IVF clinics have been caught offering flat payments to egg and sperm donors, which could constitute an illegal inducement.
The National Health and Medical Research Council has written to all IVF clinics around Australia advising it is aware that "a number" of clinics are offering set payments to egg and sperm donors.
We definitely do not allow payment for a donated organ. We don't even pay someone for donating blood.advocate Geraldine Hewitt
The council has warned clinics set payments for donations can constitute "valuable consideration", or an inducement. This is illegal under the federal law, and can be punishable by a 15-year jail term. IVF clinics are only allowed to reimburse individual donors for "reasonable expenses" incurred as a result of their donation.
"Payment of a predetermined amount to all donors, without any consideration of individual circumstances, may constitute valuable consideration if the amount exceeds the reasonable expenses incurred by the individual during the donation process," NHMRC executive director Samantha Robertson wrote to the clinics.
The three big IVF clinics, IVF Australia, Genea and Monash IVF all told Fairfax Media they did not provide set payments to donors. They said they reimbursed expenses, such as lost wages and travel costs, on a case-by-case basis.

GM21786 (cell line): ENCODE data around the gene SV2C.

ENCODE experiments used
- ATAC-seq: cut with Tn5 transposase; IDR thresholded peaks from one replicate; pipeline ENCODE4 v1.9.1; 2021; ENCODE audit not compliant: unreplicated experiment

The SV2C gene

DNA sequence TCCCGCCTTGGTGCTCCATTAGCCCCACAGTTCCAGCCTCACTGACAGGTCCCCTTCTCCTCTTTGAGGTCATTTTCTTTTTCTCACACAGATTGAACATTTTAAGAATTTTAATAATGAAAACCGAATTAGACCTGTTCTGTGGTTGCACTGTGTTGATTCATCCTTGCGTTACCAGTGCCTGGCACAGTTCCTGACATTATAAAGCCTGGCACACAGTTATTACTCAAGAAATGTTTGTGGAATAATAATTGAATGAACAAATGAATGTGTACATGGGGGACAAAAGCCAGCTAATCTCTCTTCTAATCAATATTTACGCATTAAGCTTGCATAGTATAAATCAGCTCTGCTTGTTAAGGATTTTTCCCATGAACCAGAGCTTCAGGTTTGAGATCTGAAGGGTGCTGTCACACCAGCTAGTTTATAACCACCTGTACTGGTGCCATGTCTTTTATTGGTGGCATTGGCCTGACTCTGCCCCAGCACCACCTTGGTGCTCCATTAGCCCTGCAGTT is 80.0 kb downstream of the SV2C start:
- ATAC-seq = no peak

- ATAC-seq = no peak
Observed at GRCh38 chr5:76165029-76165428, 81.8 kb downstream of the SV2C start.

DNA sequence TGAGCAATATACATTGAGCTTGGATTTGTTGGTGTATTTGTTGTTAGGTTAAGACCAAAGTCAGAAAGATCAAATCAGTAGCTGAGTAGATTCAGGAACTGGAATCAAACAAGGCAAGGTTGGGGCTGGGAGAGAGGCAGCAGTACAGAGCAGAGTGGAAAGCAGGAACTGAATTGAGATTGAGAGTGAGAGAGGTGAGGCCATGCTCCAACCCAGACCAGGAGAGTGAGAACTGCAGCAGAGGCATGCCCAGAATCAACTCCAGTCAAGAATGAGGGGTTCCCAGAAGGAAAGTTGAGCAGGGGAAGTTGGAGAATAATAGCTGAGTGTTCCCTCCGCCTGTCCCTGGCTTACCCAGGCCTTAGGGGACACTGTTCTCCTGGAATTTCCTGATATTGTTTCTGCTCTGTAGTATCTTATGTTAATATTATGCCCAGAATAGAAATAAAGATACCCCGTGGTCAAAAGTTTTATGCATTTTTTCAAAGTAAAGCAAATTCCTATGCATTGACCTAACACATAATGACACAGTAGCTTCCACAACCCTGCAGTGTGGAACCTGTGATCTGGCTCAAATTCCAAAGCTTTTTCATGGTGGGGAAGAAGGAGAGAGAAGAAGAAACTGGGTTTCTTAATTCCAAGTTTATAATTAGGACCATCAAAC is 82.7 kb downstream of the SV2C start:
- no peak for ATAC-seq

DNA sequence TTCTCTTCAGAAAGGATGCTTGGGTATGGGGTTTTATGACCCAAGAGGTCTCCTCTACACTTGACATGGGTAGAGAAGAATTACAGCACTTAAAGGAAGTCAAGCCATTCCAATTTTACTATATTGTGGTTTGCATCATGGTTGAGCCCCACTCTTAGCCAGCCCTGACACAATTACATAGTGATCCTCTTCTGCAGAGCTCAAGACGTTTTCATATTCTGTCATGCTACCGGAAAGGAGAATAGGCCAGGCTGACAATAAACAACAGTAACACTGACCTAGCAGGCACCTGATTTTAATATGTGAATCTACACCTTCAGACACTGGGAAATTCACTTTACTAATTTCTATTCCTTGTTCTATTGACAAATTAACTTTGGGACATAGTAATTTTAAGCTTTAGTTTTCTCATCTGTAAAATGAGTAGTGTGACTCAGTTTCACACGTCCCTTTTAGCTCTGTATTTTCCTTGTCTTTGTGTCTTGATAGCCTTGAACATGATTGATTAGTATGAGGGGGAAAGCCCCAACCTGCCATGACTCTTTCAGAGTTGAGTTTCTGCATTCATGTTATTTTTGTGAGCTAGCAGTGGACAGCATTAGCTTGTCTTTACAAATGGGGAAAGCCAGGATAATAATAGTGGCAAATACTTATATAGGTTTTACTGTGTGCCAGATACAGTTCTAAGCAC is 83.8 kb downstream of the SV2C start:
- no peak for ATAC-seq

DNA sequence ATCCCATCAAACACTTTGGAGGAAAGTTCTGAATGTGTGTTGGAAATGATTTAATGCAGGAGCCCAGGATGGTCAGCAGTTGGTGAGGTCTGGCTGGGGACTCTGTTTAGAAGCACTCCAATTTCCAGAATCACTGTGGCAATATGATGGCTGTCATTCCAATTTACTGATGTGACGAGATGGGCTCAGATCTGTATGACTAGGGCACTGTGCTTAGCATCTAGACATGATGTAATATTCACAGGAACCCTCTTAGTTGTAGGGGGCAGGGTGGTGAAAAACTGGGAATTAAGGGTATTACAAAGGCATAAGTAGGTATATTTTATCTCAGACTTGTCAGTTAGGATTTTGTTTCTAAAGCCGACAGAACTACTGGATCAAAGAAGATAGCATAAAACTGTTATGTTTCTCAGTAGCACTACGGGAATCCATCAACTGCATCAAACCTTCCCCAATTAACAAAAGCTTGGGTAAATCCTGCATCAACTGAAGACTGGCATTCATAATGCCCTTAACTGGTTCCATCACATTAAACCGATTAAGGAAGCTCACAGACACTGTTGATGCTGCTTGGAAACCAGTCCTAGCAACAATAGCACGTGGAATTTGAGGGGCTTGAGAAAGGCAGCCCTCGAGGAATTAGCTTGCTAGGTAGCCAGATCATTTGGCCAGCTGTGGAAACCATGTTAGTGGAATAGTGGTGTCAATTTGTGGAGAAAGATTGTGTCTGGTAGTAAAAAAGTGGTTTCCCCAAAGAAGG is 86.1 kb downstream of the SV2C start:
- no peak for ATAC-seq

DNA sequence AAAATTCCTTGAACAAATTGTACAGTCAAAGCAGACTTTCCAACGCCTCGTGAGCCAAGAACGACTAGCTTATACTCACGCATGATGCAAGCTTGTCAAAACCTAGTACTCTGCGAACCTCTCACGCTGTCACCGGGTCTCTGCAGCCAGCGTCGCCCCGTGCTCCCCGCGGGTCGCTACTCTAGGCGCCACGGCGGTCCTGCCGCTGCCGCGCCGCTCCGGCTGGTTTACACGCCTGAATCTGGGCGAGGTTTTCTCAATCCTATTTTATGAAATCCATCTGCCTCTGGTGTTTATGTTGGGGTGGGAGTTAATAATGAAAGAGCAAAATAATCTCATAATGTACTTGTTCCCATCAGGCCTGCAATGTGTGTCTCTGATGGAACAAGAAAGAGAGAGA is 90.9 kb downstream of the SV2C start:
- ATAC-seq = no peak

However an online search revealed some smaller clinics offer flat payments of $100-$200 for donors. "If a clinic offers a set amount per donation, without consideration of the donor's particular circumstances, this could leave some donors out of pocket while being sufficient to provide an inducement for others to donate," an NHMRC spokesperson said.
Demand for donor eggs and sperm is high, but supply is low, which could be prompting some operators to offer financial inducements.
"NHMRC recognises the need for gamete donation in Australia, and understands the desire to improve access to Australian donors," Ms Robertson wrote to clinics. "However, it is important that any relevant processes to do so are compliant with Australian law and practice."
IVF Australia medical director Peter Illingworth said sperm donors were unlikely to be reimbursed more than $200 in total, while costs repaid to egg donors can run to more than $1000.
Professor Illingworth said the law was so vague as to what constituted "valuable consideration" that clinics could be making set payments "quite legally". He said it would be better if the law was amended so expenses, which were allowed to be reimbursed, were itemised.
Donor conception advocates were aghast at the implications of the NHMRC letter that some clinics were paying for sperm and eggs. "We don't allow adoptions to involve payment for a child. We definitely do not allow payment for a donated organ. We don't even pay someone for donating blood," advocate Geraldine Hewitt said.
"Why then are we allowing IVF clinics to incentivise the relinquishment of sperm, eggs and embryos, which equates to a human life being disconnected from their parents ... cultural heritage [and] medical history."